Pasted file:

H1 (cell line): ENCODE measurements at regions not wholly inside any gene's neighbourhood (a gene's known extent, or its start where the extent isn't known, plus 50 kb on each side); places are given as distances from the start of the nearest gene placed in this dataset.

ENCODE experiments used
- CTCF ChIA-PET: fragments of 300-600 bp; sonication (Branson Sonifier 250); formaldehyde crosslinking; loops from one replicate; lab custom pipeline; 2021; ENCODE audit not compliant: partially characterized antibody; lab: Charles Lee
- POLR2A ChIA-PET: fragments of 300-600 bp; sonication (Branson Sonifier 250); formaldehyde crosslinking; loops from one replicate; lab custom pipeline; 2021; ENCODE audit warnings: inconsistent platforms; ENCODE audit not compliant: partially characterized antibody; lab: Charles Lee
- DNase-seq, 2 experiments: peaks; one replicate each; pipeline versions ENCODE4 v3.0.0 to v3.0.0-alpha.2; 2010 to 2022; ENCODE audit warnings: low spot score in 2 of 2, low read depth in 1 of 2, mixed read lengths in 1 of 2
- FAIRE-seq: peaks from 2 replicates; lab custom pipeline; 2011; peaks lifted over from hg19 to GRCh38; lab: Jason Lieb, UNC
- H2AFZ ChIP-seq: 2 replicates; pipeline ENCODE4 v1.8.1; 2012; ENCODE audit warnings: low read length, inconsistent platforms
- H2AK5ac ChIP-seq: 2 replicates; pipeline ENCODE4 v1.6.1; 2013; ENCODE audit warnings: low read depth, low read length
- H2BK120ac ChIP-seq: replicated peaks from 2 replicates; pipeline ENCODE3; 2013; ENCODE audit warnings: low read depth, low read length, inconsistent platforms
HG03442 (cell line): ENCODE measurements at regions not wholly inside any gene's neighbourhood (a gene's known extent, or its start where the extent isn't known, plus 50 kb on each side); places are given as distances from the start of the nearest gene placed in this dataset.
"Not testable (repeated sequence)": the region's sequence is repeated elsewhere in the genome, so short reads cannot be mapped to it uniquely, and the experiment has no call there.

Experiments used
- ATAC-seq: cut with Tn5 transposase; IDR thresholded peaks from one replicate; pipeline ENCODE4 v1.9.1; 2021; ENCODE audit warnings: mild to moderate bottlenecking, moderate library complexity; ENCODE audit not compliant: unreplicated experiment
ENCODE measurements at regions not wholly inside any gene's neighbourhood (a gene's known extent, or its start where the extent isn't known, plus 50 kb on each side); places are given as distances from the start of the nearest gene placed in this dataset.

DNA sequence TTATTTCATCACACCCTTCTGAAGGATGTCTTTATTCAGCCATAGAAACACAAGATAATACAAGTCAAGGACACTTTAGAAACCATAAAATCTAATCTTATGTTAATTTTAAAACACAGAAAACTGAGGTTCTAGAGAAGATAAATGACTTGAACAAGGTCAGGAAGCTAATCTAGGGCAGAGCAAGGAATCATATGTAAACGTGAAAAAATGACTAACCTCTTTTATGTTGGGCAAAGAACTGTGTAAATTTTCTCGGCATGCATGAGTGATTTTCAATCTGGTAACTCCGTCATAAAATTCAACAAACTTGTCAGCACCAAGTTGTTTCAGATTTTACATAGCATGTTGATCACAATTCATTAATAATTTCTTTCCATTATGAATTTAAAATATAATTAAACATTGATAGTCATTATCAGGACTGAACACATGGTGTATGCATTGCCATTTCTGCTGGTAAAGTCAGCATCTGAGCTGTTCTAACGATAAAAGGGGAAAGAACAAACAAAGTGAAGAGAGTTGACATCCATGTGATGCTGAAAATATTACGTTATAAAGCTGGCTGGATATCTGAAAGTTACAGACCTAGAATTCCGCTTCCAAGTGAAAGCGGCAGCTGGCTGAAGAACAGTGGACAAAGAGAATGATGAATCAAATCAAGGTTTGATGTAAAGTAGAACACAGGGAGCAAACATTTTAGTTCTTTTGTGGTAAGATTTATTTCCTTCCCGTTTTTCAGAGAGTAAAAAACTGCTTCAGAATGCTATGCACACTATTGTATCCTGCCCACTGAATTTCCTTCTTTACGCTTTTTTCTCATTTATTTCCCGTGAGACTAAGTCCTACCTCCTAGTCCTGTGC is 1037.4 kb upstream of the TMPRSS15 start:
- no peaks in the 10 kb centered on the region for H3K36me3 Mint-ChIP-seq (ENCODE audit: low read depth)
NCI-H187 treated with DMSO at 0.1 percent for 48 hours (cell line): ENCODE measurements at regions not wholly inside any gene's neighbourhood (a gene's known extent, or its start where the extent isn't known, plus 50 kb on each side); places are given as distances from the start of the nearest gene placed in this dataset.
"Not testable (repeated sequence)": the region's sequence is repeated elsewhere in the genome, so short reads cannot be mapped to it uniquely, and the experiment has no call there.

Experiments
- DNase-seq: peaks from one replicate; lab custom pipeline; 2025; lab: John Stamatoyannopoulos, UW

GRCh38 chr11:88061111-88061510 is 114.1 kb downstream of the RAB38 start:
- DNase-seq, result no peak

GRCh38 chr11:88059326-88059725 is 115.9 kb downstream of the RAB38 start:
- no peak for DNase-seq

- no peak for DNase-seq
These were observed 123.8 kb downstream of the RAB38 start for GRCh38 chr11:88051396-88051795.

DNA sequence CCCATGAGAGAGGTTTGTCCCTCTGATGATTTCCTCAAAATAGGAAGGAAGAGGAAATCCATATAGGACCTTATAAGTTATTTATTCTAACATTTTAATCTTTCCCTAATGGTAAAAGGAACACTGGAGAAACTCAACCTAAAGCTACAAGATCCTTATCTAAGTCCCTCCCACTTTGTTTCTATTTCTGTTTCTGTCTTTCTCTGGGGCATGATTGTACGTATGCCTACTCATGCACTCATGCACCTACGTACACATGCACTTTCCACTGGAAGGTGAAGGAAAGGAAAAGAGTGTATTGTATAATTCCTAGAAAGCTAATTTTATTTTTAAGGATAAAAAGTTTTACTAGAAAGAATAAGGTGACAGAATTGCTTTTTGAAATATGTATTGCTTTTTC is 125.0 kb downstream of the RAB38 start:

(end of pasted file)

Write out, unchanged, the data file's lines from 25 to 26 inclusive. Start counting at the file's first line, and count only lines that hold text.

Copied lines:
- no peak for DNase-seq
These were observed 123.8 kb downstream of the RAB38 start for GRCh38 chr11:88051396-88051795.